The immuno-inhibitory adaptor protein SLy2 - a potential therapeutic target for pneumococcal infections

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Dokumentart: PhDThesis
Date: 2014-12-11
Language: English
Faculty: 7 Mathematisch-Naturwissenschaftliche Fakultät
Department: Biologie
Advisor: Beer-Hammer, Sandra (PD Dr.)
Day of Oral Examination: 2014-12-03
DDC Classifikation: 570 - Life sciences; biology
610 - Medicine and health
Keywords: Infektion , Immunregulation , Immunglobulin M
Other Keywords: Adaptorprotein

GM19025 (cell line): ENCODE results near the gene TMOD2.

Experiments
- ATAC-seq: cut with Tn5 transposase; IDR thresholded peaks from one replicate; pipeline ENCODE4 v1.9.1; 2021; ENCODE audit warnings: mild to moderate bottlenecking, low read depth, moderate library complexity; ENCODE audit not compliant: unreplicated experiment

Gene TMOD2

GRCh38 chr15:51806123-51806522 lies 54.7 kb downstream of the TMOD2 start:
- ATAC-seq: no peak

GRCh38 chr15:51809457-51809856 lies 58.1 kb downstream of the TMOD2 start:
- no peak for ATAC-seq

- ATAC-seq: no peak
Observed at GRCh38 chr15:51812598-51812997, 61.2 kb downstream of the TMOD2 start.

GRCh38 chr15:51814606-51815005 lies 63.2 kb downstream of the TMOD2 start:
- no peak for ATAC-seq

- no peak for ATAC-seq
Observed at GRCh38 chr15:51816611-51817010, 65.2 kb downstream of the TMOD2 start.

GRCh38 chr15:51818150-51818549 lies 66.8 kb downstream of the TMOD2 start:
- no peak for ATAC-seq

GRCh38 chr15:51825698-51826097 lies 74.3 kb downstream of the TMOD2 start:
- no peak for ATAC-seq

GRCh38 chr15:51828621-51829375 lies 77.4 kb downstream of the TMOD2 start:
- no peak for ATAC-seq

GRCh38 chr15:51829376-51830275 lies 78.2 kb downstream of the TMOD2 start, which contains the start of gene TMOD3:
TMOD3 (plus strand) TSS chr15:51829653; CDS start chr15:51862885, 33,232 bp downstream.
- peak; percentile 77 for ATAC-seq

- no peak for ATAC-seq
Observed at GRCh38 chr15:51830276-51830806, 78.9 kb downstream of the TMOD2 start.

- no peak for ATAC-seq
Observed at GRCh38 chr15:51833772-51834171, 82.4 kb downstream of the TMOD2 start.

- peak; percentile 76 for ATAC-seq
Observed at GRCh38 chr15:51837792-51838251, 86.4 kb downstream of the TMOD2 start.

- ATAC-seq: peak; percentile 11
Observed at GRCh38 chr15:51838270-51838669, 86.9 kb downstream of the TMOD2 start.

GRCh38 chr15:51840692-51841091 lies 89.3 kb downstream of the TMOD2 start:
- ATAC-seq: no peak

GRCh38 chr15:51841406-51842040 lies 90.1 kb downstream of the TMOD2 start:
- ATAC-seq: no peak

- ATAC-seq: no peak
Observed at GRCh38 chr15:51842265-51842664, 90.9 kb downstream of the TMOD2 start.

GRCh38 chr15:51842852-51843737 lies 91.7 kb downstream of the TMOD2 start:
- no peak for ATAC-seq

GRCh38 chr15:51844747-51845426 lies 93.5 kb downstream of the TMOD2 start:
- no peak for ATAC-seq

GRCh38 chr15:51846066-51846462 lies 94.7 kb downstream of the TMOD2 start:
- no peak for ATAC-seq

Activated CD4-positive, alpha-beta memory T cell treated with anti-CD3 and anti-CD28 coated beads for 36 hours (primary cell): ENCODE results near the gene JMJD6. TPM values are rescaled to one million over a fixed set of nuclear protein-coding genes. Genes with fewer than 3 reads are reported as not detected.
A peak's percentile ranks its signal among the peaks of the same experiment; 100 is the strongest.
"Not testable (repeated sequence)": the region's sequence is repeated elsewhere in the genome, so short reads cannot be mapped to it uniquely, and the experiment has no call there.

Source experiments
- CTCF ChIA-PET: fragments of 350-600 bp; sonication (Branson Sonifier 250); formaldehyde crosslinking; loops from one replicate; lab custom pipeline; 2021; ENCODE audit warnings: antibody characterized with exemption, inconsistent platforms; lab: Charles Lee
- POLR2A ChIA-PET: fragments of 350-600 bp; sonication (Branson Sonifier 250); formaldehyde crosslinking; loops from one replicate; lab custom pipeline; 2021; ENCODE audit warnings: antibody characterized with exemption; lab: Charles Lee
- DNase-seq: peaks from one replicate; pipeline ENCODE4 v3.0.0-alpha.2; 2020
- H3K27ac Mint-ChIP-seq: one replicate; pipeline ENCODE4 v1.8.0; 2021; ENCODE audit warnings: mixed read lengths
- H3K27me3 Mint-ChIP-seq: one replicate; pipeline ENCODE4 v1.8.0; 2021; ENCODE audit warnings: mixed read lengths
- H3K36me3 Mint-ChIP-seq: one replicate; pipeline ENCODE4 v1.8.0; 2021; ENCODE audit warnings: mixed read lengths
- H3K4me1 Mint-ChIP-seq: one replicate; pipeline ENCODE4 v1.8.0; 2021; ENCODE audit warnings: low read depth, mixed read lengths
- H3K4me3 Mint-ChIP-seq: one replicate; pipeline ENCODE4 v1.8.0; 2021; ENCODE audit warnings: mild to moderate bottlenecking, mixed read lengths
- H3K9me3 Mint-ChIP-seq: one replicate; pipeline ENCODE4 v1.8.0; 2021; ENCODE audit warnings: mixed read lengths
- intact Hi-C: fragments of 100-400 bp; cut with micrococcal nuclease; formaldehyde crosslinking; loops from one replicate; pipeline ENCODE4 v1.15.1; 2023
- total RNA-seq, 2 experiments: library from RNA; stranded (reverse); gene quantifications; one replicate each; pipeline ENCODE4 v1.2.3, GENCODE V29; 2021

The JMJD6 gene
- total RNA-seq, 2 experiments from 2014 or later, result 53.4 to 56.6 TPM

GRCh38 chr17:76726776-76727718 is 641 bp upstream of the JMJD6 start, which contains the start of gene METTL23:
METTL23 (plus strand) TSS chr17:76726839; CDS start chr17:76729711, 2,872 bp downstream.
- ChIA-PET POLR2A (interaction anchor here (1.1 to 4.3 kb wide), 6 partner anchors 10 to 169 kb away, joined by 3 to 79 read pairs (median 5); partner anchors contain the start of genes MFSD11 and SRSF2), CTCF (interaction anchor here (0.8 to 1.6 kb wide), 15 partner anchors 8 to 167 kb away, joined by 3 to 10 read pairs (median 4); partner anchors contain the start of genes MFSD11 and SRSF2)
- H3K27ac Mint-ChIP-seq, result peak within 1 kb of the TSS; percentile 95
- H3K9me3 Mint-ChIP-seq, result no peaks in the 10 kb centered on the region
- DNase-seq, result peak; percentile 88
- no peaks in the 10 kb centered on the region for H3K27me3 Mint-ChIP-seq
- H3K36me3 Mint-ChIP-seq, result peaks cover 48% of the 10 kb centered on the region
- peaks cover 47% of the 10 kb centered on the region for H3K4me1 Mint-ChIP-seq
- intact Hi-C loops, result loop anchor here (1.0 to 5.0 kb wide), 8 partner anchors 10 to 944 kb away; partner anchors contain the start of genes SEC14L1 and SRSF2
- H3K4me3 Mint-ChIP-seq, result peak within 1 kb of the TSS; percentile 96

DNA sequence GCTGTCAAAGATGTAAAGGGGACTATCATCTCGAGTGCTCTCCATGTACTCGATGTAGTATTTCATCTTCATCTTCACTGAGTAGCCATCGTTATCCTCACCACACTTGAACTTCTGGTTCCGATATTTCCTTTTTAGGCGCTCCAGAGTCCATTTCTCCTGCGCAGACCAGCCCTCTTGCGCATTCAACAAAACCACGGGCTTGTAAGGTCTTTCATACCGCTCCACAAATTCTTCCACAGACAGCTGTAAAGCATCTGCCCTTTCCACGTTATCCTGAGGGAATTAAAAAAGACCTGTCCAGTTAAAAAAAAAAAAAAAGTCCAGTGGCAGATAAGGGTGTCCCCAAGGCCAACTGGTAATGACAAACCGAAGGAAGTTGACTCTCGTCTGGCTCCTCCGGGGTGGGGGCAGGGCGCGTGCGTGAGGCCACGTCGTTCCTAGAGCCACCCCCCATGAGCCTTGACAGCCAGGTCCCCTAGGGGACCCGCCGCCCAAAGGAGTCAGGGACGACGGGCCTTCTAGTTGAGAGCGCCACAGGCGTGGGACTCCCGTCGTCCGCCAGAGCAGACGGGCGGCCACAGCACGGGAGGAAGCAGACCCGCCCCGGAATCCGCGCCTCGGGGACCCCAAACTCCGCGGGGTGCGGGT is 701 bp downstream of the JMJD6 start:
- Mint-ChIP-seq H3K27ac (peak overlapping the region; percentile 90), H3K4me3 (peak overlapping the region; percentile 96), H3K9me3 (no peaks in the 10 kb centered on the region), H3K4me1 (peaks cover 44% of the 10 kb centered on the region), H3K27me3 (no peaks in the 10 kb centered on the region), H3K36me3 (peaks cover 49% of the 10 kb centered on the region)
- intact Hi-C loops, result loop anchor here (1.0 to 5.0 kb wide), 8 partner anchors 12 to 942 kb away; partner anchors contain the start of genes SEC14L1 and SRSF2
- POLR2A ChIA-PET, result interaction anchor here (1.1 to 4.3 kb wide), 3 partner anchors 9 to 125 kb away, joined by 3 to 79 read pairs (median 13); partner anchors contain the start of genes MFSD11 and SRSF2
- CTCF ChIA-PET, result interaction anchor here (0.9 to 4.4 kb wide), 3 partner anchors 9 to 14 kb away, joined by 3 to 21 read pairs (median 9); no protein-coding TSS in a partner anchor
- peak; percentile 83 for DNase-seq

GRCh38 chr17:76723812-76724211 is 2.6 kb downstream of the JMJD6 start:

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The present work describes the experimental investigation of the SH3 Lymphocyte protein 2 (SLy2) in the mammalian immune system. SLy2 is an adaptor protein which is physiologically expressed in hematopoietic tissues as well as in heart, brain and placenta. SLy2 is located on human chromosome 21 and was reported to be amongst a particular group of genes, which were amplified in Down syndrome (DS) patients and which were proposed to contribute to DS phenotypes. Aside from congenital heart defects and mental retardation, susceptibility to infections with Streptococcus pneumoniae is a common immunological problem in DS patients. Notably, these infections represent the major cause of mortality in a Swedish DS cohort. In this work, the immunological role of SLy2 was examined with the help of a tg-SLy2 animal model, that over-expresses SLy2 in B and T lymphocytes. The investigations unraveled a novel intracellular mechanism by which abundance of B-1 lymphocytes and their capacity to produce pneumococcal polysaccharide-specific antibodies were inhibited following SLy2 over-expression, suggesting that SLy2 amplification in human DS might contribute to a general susceptibility to S. pneumoniae infections. This hypothesis was supported by additional data from BALB/c and SLy2-/- mice. As previously reported, BALB/c mice were resistant to S. pneumoniae infections, and SLy2-deficient mice generally showed improved adaptive immunity. Here we proved that BALB/c mice share important immunological phenotypes with SLy2-/- mice, including a massive down-regulation of SLy2 in splenic B cells and increased peritoneal B-1 cell abundance. In conclusion, the presented data strongly propose SLy2 as an immuno-inhibitory adaptor protein, which might represent a potential future therapeutic target for prevention of pneumococcal infections.

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